It's also a good time of year for the Badjao many of whom don't have a job besides begging. The Badjao tribe are the 'sea gypsies' who now have stilt houses over the ocean. They have a different language than other Philippinos, and their voices are a rich, deep, sometimes gruff sound. It's a little surprising sometimes to hear a young girl say something and sound like a grown man but it is beautiful in it's own way. They also have lovely characteristic bright colored clothing. I once bought a pair of pants from a Badjao seamstress, though I've never worn them out. A little too bright for me.
Anyway, back to my story, this day before Christmas I was walking up the overpass over the road and saw a couple Badjao mothers with their children begging. They were sitting on cardboard holding out their tin and paper cups saying "Merry Christmas!" and nodding for people to put in some money. I wondered where 'my' Badjao was.
I thought of her this way because I had been the one to help when her baby was born a couple months before. Her name was Tina and, if I remember right, she and her mother(who was also at the birth) were Christians. I love Badjao births because they are usually so fast. There are exceptions but for the most part, Badjao don't even look like they are in labor until suddenly you see a baby coming out! They are so strong. I also loved this birth because, surprisingly, Tina and her mother spoke Visayan and were quite friendly talking to me. When it came time to put a name on the birth certificate, Tina said, "Amy" and I was so proud and honored. My first namesake!
|Baby Amy and I|
Then I heard, "Hi Amy!" and there she was. She was sitting just around the corner on the steps going down with a huge smile on her face and a happy baby in her arms. Boy, did I get funny looks when I sat down next to her! Apparently white people don't usually beg, let alone sit with a Badjao!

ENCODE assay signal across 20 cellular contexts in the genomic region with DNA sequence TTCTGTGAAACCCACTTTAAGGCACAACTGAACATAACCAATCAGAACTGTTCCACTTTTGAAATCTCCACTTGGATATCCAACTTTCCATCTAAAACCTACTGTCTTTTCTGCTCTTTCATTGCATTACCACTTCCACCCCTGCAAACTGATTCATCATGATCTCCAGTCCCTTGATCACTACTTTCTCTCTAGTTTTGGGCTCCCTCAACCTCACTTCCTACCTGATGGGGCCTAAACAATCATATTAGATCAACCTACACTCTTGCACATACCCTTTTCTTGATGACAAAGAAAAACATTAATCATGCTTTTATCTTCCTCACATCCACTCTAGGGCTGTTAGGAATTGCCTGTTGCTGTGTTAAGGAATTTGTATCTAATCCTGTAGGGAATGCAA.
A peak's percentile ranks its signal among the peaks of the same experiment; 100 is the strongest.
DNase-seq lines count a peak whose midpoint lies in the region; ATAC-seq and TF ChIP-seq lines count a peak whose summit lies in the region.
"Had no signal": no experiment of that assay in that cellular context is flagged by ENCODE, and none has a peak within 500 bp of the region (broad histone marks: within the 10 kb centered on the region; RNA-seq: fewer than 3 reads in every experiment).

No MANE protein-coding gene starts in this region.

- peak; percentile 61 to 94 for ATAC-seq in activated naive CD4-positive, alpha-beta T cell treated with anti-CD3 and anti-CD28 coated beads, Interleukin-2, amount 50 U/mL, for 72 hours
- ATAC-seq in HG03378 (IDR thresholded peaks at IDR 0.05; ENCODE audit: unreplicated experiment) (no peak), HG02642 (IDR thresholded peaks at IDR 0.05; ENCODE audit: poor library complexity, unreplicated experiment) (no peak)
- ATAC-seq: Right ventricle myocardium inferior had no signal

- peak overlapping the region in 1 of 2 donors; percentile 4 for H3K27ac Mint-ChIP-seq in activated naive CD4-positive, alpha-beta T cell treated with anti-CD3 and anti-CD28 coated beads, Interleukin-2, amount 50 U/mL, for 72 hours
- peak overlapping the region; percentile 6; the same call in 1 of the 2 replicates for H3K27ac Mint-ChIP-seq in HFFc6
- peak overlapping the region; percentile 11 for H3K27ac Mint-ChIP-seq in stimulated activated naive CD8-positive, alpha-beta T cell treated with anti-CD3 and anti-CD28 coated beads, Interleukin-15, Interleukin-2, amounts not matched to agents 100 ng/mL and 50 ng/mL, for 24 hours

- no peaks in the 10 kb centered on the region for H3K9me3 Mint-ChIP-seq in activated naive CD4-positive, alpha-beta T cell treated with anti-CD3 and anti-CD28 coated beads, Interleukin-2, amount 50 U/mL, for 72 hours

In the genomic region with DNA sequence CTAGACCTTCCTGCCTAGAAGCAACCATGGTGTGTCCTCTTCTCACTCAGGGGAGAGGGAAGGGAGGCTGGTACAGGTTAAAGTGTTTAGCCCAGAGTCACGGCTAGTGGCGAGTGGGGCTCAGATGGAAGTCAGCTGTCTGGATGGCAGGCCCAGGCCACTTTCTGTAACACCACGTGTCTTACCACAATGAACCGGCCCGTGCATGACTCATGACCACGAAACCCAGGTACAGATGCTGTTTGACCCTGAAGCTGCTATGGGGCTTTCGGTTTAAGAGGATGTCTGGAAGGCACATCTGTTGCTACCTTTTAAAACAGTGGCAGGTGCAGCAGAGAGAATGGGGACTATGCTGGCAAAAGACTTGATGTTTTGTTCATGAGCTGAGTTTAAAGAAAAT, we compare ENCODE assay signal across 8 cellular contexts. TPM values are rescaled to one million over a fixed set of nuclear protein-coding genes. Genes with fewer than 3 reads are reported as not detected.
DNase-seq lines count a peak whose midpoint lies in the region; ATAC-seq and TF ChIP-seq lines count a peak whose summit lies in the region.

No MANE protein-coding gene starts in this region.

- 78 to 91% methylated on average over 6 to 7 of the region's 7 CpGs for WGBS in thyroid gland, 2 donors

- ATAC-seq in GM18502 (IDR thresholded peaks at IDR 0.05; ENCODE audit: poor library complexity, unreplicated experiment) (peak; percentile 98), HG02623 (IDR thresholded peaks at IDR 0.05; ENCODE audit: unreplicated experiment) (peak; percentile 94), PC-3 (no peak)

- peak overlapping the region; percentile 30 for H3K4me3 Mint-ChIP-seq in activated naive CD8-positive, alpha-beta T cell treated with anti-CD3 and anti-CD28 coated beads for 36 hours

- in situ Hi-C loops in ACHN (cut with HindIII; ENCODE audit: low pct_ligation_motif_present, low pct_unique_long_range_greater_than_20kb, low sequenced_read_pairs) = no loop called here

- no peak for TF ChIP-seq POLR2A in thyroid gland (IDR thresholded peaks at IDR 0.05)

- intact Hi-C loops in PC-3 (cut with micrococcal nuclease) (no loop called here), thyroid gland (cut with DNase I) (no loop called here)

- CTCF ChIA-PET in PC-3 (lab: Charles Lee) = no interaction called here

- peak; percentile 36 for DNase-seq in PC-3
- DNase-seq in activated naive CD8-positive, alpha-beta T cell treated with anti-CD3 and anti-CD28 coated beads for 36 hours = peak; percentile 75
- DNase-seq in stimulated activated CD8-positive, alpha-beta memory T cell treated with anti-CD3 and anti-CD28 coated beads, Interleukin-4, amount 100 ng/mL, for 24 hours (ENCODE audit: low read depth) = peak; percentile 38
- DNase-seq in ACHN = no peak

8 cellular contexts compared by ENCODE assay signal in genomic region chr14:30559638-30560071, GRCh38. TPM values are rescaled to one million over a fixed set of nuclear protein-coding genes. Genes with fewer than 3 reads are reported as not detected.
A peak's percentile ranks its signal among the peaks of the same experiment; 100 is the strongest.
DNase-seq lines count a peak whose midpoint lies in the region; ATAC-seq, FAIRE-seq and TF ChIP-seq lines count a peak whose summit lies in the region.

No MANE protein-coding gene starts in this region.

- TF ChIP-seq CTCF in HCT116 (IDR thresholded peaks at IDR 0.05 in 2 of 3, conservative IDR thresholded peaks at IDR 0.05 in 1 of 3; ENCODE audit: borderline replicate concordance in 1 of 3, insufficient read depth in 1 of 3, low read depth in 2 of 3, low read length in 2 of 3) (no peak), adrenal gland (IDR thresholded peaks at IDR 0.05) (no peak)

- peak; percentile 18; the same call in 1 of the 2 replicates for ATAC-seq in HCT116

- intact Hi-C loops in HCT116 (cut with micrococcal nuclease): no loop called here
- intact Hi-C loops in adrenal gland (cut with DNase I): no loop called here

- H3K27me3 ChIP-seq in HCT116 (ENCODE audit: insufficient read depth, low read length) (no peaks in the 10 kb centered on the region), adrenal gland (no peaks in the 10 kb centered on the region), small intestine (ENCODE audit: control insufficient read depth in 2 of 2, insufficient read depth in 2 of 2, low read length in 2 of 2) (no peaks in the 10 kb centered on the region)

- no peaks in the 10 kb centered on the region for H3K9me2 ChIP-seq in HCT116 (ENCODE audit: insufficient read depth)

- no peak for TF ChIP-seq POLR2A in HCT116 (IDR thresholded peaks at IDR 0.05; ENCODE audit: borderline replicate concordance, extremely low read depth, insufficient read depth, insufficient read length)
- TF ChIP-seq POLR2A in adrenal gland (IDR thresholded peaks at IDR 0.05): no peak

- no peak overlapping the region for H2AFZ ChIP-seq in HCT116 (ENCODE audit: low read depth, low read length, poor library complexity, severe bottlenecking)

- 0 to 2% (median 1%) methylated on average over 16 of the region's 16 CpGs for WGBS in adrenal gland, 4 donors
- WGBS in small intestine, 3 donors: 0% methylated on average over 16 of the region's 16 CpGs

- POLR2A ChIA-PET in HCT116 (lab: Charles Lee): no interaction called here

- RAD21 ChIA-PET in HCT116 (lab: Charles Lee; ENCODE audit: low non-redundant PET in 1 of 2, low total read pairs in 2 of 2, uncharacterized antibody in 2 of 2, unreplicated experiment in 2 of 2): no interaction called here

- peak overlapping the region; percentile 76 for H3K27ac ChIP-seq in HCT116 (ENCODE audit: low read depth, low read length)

We had a lovely chat, anyway as much as I could understand. I went down to the 7-eleven and got a bag of chips and we ate together and I held her baby. She didn't try to beg from me, just grinned and reminded me the baby was named Amy. Her friend came over and politely asked if I was working at Mercy. I said yes and she pointed out which of her kids was born there. The friend was quite pregnant and informed me she was planning on getting an ultrasound soon at Mercy. Then she excused herself and said she had to get back to begging and hoped I had a Merry Christmas.
I have seen people begging, Badjao and not, who will stop at nothing. They hit their babies to make them cry and look dirty and pretend to be super hungry in order to get more money. Tina and her friend, though, had some kind of class about them. They had huge smiles. I know they needed money just as much as the next family because when Tina gave birth she didn't have another dress to change into. Maybe they have class because they are Christian. Maybe they just respected the people at Mercy because we have always respected them. I hope I didn't mess up her business by being a white person sitting beside her. Needless to say, no one gave her any money while I was sitting there although she did try to beg some. At any rate, I am thankful for that day when I saw her and baby Amy again. After all, not everyone can say they are friends with a beautiful beggar and her chubby namesake baby.